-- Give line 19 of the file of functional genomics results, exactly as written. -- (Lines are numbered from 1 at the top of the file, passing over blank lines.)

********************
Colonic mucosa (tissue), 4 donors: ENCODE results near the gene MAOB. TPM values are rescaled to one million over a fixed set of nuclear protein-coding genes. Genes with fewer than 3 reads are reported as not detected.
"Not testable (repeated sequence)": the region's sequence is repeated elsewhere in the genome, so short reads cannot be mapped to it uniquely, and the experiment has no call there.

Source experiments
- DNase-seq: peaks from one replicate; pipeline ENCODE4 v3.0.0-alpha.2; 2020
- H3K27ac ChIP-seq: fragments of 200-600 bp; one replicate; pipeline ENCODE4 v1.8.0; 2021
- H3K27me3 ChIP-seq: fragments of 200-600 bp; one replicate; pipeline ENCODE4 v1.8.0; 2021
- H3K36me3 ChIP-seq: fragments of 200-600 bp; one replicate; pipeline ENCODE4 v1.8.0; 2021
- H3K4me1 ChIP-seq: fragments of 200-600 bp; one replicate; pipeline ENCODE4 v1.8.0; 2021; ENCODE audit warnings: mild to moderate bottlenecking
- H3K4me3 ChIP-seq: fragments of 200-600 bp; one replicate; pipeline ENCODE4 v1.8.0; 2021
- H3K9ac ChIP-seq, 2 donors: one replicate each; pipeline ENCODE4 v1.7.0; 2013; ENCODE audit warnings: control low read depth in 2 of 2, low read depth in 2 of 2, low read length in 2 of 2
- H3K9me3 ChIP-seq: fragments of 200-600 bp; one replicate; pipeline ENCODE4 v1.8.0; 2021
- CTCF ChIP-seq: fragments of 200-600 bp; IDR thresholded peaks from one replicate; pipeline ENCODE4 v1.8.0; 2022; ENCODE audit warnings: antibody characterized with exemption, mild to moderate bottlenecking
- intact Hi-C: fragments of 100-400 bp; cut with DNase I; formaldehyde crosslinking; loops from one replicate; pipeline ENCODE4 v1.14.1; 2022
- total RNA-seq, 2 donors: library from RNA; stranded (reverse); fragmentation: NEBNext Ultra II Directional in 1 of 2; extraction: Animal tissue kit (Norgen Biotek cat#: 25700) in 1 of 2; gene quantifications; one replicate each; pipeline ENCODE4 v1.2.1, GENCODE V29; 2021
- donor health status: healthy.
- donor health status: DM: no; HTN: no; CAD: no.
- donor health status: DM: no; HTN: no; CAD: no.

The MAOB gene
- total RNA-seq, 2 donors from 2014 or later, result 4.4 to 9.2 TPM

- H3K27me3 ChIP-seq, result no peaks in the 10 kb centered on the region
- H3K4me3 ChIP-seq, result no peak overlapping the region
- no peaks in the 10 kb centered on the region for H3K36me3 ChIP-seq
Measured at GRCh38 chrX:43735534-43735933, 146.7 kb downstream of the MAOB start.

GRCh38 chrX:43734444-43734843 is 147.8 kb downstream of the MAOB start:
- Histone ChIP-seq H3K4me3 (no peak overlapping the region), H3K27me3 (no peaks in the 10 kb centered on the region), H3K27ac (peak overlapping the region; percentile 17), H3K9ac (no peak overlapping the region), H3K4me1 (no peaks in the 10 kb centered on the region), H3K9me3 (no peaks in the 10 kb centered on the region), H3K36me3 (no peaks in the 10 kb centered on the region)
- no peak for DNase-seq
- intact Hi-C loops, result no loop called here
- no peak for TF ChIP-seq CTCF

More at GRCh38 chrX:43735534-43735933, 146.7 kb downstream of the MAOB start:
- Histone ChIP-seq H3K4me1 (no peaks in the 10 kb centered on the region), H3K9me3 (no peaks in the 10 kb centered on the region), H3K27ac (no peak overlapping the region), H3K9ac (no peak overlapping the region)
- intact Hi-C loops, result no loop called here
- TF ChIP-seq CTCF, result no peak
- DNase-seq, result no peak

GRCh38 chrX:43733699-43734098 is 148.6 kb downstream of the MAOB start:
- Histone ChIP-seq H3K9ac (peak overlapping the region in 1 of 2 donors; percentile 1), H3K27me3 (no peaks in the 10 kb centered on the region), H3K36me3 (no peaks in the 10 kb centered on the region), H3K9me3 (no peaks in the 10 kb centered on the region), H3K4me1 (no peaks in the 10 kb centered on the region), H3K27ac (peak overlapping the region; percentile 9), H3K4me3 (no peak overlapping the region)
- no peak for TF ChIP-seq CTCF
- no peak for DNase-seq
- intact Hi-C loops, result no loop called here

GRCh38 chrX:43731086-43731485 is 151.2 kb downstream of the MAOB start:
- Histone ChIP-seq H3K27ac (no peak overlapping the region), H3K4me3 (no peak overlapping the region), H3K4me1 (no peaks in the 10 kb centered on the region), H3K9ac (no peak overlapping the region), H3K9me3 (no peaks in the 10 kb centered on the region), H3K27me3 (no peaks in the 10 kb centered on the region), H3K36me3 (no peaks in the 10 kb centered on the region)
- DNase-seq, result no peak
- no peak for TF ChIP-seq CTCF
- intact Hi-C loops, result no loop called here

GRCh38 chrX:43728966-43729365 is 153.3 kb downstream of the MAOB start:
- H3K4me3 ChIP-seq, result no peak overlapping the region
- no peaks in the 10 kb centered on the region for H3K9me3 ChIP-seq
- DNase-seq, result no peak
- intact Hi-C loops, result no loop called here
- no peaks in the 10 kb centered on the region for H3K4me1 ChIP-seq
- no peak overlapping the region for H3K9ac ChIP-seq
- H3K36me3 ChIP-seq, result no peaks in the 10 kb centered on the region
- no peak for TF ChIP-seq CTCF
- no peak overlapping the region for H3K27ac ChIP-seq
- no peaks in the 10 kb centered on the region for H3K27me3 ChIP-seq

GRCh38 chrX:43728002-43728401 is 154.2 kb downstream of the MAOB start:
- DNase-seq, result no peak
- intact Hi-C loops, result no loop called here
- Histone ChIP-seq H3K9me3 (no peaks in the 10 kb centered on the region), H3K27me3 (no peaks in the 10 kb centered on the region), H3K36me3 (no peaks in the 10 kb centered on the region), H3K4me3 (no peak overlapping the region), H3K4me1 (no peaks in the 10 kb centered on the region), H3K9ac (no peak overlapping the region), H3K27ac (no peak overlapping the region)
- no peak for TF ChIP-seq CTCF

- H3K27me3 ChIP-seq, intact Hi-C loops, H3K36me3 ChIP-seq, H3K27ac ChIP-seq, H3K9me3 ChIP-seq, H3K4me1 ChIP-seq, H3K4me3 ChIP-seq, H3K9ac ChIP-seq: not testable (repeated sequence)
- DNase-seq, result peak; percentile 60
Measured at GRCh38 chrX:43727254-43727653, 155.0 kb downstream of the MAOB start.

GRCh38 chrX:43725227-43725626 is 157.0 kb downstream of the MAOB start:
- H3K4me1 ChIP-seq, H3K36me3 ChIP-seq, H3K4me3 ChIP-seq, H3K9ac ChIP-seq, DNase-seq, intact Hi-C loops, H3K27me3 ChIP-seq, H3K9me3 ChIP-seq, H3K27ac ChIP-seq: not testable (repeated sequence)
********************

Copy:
- total RNA-seq, 2 donors from 2014 or later, result 4.4 to 9.2 TPM